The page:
I have an ongoing international survey gauging the readership of Journey to the West. With almost 1,000 responses, 53.4% of the respondents have never read the novel. Another 28.8% have only read a few chapters, including abridgements. Most have learned about the story via video games, comic books, or the internet. This shouldn’t come as a surprise, though, as the majority of respondents come from North America (52.5%) and Europe (18.8%). Such non-Chinese speaking/reading populations do, however, have access to assorted translations. For example, the most popular English renditions are Arthur Waley’s 30-chapter abridgement Monkey (1942) and full translations like W.J.F. Jenner’s Journey to the West (2001) and Anthony C. Yu’s The Journey to the West (revised 2012 edition). Yu’s version is by far the most accurate, but it runs well over 2,000 pages (including a 100 page introduction, copious explanatory notes throughout the four volumes, and many scholarly sources), making it a daunting task to read. But what about those who wish to read the original Chinese? Well, the edition put out by the People’s Literature Publishing House (人民文學出版社, 1955/2017), for example, has 866,000 Chinese characters, and while the novel is written in the vernacular, a person would need to know 3,000 or more characters before they could comfortably read it. This means beginning students would normally have to wait years until they reached the appropriate reading level. But now they have a new option.

Jeff Pepper (writer and publisher) and Dr. Xiaohui Wang (translator) of Imagin8 Press have produced a series of bilingual retellings of the tale at the 600 and 1,200 HSK word levels, as well as a few with 1,500 based on new words introduced in past books. [1] So far there are 14 books in the series covering chapters one to 42 (Monkey’s stone birth to the defeat of Red Boy). All are available in Simplified Chinese, while (as of March 2021) only the first six books are available in Traditional Chinese. Each is divided into four parts: 1) a preface with a brief explanation of the series and a recap of the story from previous books; 2) the story proper presented in pinyin with the corresponding Chinese on the adjoining page; 3) the English translation; and 4) an alphabetized glossary of terms with four columns listing the Chinese character, pinyin, English meaning, and when new words (not part of HSK3) are “First Used” in a given book (i.e. 1, 2, 3, etc.). [2] If the First Used column is blank for a given character, this is because “the word is part of HSK3 or is in common usage” (Pepper & Wang, 2018a, p. 119). Furthermore, students have the added option of listening to audiobooks available for free on Imagin8’s YouTube channel. This means they can practice both their reading and listening skills. Needless to say, this series truly is an amazing resource.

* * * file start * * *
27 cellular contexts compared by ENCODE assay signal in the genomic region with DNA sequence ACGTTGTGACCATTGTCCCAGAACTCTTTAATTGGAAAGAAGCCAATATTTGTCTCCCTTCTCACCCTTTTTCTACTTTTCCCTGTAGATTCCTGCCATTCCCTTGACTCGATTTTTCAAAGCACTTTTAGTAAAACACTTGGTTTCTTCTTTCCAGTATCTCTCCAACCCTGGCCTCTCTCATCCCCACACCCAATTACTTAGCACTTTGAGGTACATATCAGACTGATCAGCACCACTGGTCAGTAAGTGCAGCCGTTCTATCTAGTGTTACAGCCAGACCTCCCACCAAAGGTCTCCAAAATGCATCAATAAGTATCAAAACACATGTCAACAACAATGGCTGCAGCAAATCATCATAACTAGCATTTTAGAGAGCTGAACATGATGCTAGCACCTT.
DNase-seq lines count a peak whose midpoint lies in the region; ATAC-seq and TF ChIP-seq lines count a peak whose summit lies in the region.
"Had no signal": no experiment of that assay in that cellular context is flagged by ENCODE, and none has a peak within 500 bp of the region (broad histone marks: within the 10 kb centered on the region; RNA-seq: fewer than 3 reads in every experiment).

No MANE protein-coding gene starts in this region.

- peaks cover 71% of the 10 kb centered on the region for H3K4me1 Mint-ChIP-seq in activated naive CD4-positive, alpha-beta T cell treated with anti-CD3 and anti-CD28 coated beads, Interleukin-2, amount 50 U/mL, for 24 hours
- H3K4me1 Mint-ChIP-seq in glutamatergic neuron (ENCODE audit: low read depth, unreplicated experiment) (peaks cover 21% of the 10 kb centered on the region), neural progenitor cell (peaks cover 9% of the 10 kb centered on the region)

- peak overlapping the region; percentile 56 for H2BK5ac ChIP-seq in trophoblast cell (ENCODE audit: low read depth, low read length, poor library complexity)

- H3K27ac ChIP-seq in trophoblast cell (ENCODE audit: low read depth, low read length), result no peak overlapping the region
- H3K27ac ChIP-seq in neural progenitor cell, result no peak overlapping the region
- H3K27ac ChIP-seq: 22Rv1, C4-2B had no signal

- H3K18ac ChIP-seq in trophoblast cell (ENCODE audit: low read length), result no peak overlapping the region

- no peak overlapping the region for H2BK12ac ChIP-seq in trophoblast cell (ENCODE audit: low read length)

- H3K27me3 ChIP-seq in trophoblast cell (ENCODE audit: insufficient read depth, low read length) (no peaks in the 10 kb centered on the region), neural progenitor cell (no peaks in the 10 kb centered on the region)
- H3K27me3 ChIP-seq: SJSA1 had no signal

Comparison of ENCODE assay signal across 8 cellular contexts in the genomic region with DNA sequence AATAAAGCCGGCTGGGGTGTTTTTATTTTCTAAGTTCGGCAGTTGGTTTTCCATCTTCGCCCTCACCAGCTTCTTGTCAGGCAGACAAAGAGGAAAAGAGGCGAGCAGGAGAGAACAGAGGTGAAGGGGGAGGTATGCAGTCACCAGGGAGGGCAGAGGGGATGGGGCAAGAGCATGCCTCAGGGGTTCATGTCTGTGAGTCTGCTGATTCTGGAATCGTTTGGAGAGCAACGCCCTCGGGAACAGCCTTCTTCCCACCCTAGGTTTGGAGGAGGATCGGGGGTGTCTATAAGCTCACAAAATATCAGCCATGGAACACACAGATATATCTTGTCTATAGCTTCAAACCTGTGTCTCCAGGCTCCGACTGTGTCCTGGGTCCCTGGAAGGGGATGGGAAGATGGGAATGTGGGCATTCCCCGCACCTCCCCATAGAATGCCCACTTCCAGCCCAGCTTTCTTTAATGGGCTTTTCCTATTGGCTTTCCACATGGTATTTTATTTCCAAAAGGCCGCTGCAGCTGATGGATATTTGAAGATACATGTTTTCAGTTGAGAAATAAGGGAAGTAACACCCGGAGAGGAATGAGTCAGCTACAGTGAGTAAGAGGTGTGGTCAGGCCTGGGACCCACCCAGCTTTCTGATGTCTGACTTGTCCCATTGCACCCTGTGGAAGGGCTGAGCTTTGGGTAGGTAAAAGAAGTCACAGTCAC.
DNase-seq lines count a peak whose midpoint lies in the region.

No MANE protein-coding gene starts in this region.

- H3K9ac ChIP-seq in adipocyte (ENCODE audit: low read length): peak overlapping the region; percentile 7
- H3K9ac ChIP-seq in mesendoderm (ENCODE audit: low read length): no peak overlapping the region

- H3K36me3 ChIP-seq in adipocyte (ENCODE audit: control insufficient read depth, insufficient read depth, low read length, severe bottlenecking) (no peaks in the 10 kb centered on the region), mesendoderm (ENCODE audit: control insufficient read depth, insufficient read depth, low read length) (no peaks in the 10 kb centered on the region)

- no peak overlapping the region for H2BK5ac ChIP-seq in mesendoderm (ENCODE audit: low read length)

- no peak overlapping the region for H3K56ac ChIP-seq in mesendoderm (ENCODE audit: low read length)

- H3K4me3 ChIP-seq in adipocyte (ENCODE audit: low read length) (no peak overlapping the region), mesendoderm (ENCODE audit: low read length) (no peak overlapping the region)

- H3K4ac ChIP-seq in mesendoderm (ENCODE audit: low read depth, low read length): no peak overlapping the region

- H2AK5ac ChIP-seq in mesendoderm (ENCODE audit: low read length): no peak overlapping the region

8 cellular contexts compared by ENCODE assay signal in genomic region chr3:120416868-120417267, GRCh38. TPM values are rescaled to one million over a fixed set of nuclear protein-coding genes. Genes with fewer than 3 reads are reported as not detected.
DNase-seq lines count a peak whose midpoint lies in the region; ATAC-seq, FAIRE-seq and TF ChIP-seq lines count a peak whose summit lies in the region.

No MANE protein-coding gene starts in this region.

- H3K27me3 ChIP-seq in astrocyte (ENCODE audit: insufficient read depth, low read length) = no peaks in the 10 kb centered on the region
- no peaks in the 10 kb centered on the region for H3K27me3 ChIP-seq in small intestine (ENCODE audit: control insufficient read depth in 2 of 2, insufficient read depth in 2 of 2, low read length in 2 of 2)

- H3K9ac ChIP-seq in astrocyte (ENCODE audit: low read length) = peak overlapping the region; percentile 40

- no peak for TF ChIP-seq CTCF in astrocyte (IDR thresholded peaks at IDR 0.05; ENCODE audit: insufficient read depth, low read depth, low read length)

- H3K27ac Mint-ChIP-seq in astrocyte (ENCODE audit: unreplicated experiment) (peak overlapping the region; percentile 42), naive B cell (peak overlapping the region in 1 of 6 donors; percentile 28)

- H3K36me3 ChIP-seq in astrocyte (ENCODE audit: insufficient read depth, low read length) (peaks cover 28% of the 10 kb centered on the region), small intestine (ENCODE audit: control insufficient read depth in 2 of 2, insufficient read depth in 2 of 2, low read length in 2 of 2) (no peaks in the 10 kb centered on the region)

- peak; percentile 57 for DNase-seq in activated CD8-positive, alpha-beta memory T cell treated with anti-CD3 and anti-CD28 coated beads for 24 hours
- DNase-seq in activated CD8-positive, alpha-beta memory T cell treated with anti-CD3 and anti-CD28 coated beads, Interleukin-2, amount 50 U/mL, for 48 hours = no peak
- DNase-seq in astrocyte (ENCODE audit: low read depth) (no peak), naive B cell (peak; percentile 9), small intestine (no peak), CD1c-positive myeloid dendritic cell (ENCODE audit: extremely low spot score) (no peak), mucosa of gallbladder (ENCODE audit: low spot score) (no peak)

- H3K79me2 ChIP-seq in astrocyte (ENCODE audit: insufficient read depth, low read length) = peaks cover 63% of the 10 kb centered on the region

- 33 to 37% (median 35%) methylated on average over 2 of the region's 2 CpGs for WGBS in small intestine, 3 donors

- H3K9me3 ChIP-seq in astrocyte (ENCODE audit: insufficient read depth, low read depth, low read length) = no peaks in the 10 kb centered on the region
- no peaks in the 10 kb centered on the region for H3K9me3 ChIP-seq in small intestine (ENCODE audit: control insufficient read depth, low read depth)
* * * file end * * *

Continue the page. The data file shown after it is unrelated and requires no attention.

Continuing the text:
The cover of book one. Design by Katelyn Pepper (larger version).

Now on to the story. Given the reduced word count, the tale in each book is a simplified version of the original. The first book opens on a parent telling Journey to the West as a bedtime story to their child, each subsequent volume representing a different night’s story. Certain aspects, such as the names of minor gods, immortals, and demons, as well as copious literary poems, are cut out as they don’t really affect the overall story. [3] The narrative flows smoothly and follows the general outline from Anthony C. Yu’s English translation. [4] The rhythm of pages is occasionally broken up by beautiful black and white drawings by Next Mars Media, each of which is accompanied by a bilingual caption.